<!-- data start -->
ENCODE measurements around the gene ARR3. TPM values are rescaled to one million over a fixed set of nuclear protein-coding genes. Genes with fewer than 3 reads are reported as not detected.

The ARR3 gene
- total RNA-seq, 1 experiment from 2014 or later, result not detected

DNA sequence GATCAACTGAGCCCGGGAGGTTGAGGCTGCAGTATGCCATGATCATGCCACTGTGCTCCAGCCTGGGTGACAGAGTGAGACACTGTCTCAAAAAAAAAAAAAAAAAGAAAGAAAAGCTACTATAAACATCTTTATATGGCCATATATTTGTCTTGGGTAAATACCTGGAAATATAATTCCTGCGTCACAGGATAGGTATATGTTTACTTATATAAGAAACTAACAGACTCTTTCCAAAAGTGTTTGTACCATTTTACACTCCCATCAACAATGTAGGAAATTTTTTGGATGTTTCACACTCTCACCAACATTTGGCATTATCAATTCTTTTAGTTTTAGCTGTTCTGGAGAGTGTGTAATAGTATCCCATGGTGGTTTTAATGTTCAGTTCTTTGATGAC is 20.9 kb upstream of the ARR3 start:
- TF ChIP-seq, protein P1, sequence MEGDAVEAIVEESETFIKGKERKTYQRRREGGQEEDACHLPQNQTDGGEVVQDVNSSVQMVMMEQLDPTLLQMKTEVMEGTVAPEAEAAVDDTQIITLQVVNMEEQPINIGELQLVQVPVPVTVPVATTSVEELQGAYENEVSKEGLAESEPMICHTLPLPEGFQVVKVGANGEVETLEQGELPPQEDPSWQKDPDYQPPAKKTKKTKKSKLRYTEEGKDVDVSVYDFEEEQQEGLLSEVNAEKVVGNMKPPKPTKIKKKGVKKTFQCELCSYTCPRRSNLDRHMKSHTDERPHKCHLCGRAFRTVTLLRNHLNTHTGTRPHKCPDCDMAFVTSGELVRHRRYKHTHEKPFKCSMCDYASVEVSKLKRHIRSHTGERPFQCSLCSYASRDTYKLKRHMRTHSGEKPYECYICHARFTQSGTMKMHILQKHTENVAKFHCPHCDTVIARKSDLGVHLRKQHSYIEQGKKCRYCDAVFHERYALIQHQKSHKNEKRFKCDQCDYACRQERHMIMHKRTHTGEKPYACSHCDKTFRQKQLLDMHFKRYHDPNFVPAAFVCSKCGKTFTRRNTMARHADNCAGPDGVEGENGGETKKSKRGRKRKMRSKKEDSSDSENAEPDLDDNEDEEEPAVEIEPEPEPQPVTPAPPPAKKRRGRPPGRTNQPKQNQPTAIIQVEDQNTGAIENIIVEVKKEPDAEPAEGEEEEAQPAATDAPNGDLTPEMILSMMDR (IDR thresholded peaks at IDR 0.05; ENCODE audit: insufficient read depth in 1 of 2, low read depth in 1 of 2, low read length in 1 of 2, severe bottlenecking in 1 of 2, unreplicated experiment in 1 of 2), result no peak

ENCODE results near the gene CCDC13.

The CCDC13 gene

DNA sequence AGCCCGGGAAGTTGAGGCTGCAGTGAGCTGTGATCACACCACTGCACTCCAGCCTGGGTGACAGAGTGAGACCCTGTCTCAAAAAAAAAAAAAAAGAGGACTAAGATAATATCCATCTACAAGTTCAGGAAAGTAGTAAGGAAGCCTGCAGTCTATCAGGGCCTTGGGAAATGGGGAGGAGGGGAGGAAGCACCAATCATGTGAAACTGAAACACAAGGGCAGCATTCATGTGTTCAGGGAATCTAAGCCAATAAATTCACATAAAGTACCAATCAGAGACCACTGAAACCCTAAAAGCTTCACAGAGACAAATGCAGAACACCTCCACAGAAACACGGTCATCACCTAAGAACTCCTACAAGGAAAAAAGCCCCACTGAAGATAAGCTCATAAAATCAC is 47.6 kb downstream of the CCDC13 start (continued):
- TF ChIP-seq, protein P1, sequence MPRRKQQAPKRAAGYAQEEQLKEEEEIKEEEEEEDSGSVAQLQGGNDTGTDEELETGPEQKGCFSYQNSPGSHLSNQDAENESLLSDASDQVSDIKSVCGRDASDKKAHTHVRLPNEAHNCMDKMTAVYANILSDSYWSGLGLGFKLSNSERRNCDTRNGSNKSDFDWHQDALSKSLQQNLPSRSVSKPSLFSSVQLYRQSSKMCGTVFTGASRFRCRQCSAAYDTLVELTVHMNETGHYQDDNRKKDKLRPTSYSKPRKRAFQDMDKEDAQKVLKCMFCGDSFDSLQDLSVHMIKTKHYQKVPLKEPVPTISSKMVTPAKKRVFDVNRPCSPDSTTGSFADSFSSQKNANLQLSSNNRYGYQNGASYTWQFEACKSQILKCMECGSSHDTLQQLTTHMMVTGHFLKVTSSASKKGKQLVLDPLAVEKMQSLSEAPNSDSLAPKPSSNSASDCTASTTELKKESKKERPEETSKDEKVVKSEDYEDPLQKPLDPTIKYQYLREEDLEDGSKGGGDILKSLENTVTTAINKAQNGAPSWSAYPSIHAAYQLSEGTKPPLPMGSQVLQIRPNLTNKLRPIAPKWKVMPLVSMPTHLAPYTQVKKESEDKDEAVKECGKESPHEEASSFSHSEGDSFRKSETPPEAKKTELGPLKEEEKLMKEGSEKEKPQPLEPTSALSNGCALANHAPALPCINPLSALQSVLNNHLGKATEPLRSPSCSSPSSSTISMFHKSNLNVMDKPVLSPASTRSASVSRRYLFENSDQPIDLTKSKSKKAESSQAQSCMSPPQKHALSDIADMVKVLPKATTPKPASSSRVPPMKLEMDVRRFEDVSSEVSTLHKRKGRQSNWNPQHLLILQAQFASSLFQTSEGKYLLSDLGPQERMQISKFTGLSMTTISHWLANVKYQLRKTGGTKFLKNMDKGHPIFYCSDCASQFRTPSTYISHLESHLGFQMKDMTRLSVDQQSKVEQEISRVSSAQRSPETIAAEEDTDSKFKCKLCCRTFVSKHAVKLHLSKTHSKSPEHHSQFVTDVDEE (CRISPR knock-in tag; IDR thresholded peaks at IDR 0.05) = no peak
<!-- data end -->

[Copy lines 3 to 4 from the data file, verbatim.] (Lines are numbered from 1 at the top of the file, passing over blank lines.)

- total RNA-seq, 1 experiment from 2014 or later, result not detected

DNA sequence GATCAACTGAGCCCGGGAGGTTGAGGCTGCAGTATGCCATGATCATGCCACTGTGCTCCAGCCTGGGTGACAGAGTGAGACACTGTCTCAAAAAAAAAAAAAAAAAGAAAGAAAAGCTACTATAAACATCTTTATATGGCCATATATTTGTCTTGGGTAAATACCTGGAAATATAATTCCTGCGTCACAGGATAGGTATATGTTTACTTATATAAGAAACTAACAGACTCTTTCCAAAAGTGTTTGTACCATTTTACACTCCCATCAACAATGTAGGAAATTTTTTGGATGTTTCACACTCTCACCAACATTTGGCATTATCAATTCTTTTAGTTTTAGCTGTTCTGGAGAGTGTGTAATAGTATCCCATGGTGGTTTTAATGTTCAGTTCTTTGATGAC is 20.9 kb upstream of the ARR3 start: